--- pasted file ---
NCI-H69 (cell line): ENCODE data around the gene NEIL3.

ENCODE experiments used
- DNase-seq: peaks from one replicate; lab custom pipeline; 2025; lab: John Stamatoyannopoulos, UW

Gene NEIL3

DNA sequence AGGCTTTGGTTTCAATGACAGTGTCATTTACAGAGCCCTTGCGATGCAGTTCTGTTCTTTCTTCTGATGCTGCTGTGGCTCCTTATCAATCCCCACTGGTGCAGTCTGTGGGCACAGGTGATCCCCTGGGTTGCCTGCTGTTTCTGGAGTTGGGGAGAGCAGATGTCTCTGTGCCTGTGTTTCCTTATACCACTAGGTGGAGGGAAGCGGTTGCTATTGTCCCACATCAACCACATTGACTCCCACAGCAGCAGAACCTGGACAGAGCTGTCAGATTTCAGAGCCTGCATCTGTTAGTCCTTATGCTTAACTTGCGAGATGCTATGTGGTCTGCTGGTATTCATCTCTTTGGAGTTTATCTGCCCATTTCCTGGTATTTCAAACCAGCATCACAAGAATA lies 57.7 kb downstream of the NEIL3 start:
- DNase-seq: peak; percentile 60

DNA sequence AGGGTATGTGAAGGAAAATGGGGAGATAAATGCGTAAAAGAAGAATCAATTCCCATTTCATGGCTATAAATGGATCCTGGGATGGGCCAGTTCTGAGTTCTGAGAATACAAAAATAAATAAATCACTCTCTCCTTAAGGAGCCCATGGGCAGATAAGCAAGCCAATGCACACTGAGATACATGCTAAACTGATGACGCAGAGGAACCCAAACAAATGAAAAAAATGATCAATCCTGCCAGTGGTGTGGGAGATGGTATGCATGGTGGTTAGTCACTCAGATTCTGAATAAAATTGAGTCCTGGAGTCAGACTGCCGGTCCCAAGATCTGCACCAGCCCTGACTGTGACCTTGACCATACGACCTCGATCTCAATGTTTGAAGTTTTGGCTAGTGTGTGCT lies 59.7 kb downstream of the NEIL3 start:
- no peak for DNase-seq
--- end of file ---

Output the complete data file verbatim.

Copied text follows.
NCI-H69 (cell line): ENCODE data around the gene NEIL3.

ENCODE experiments used
- DNase-seq: peaks from one replicate; lab custom pipeline; 2025; lab: John Stamatoyannopoulos, UW

Gene NEIL3

DNA sequence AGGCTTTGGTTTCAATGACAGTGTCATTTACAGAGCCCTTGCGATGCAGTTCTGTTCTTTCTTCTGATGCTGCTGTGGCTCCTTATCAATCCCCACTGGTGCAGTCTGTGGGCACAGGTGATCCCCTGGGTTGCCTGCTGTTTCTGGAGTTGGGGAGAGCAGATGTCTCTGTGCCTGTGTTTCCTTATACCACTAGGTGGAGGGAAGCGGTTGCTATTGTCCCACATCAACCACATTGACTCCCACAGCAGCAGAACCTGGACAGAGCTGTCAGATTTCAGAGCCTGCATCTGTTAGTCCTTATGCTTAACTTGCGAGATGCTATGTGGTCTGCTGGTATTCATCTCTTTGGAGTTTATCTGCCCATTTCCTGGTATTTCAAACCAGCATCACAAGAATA lies 57.7 kb downstream of the NEIL3 start:
- DNase-seq: peak; percentile 60

DNA sequence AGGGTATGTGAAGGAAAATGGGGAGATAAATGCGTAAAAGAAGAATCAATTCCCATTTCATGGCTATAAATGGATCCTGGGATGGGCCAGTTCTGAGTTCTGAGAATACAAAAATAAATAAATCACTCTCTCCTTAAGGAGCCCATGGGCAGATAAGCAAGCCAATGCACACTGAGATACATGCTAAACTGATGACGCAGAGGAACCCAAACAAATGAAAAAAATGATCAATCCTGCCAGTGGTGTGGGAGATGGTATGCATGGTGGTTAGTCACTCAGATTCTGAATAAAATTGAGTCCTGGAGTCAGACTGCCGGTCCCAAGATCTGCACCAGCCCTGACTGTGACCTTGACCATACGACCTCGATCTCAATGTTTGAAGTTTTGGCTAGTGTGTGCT lies 59.7 kb downstream of the NEIL3 start:
- no peak for DNase-seq